Bob Benck: Inside the Ethiopia Commodity Exchange

Bob Benck and Fitamo Simano of the Shoye Co-op

Bob Benck and Fitamo Simano of the Shoye Co-op

I arrived a day late due to a missed connection in Frankfurt, Germany. Fortunately, Continental Airlines was graceful enough to give me a day room at a nearby hotel along with a stipend of 30 euros. I was turned loose in Frankfurt with about thirteen hours to do as I pleased. First a quick nap and then some local food and bier of course. I found a nice little non-descript place and ordered a bowl of hare stew and a pilsner.  Once again energized, I made my way back to the airport to embark on the second red-eye flight.

Twelve hours later and finally in Addis Ababa, I relaxed and looked over some of Ethiopia import/export numbers.  I like numbers because they always tell a story and here  is what I have learned so far regarding Ethiopia.  25% of all export earnings for Ethiopia is generated by coffee. 10% of the total government revenue is coffee. Of all the coffee production in Ethiopia, 65% is naturally processed leaving 35% as washed coffee. Generally the prices paid for washed coffee is lot higher.

Wednesday was the Direct Specialty Trade launch. There were 44 coffees in the auction, 26 of them sold. Pricing ranged from 2.50/lb up to 4.00/lb. There were reserve prices on many of the coffees which I am told were a little too high and prevented many from being sold. Quality reviews were mixed. Participation was somewhat low but good considering how quickly the DST was put together. I imagine this will change as buyers, exporters, and producers gain familiarity with the system. I keep asking myself about how the Kenyan government auctions went in its infantile stages. I have heard that currently nearly 70% of Kenyan coffee production makes the specialty grade. Things will improve from a logistical and quality standpoint. Change is hard, it takes time.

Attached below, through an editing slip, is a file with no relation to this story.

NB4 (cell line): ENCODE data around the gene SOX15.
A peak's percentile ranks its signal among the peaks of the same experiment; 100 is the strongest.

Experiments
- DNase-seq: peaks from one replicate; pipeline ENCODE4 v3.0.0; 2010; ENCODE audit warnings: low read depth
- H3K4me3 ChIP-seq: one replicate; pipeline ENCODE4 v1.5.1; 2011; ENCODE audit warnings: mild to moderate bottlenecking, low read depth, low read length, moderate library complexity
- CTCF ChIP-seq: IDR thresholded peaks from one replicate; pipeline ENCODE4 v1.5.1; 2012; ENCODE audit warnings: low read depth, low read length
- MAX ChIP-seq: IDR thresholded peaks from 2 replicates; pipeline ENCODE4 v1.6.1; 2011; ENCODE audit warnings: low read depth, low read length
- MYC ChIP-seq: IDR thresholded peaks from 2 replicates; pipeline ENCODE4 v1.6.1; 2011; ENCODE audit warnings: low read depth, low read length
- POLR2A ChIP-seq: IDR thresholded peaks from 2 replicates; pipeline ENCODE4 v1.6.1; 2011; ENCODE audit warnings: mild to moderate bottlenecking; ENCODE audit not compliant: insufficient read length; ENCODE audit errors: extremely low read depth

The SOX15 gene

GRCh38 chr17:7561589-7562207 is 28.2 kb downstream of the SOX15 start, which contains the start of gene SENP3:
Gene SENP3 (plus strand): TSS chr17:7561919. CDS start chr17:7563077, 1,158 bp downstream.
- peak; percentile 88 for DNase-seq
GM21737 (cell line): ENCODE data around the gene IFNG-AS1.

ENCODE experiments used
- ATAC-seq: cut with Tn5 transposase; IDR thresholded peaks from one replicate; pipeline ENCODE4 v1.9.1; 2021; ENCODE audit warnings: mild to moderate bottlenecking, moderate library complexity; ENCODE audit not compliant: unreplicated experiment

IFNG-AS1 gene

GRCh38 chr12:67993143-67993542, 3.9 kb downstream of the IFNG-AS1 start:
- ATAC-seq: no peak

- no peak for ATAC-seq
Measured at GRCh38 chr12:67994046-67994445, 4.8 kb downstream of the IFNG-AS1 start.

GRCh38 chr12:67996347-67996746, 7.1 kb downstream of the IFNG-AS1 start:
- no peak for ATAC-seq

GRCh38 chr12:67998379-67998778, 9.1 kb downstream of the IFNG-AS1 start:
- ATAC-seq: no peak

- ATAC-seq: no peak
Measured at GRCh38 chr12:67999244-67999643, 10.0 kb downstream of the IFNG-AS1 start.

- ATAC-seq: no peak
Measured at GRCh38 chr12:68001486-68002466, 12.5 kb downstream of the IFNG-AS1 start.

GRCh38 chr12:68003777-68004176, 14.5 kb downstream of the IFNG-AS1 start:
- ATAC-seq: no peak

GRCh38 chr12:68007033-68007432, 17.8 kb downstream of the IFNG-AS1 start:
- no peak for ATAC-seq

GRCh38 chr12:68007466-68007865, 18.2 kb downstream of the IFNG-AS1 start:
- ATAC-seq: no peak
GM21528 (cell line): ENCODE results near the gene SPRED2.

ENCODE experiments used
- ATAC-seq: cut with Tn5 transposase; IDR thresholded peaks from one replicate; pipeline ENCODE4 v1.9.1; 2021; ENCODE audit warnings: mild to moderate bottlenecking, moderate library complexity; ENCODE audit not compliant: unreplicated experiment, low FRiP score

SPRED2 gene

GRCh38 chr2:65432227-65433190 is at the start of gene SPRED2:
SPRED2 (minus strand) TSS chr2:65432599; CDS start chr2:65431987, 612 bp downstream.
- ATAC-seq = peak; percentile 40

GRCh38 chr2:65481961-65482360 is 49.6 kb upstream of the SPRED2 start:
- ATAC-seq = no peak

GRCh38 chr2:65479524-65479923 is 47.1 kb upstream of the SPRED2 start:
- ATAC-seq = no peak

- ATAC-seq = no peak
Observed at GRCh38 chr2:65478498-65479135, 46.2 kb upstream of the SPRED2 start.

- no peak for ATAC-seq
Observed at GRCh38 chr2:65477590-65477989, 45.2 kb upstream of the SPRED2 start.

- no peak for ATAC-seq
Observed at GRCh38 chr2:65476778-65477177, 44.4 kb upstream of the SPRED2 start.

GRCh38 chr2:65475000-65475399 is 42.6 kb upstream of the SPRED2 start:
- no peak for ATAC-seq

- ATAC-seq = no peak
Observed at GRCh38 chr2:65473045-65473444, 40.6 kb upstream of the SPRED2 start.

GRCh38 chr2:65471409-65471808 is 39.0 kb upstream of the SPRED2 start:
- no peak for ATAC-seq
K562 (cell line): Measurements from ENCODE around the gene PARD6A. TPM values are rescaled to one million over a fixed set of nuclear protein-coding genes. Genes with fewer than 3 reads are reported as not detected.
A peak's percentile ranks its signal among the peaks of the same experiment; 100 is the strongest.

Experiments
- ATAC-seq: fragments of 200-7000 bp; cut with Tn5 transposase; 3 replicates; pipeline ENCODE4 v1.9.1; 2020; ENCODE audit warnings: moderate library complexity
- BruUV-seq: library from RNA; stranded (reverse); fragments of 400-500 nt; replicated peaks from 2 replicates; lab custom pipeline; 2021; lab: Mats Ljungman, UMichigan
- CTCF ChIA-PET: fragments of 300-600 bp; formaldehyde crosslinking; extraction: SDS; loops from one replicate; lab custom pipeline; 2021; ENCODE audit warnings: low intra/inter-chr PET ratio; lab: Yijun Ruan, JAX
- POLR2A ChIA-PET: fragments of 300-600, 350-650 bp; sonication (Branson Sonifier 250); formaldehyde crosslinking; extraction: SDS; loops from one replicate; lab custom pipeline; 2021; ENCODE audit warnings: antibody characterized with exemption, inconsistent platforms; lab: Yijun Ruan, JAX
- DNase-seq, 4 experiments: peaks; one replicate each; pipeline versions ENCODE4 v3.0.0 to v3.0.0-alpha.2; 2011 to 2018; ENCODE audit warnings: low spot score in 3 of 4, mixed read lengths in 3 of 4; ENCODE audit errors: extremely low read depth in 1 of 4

3 Responses to “Bob Benck: Inside the Ethiopia Commodity Exchange”

  1. Heather says:

    So glad that you are alive and well. Can’t wait to read more – Thanks for the update.

  2. Marcus says:

    Thanks for the update Bob, I look forward to reading more soon. The numbers do indeed speak and I’m amazed to read that so much of the Ethiopian crop is natural, and equally happy to read that market pressure may lead to more washed coffees there.

    It sounds like the system has some potential and I’m so happy to read that the ECX is finally taking some proactive measures towards addressing the specialty market.

  3. Sandy Hall says:

    Hare stew and bier sounds fun…can’t wait to hear more of your adventures!

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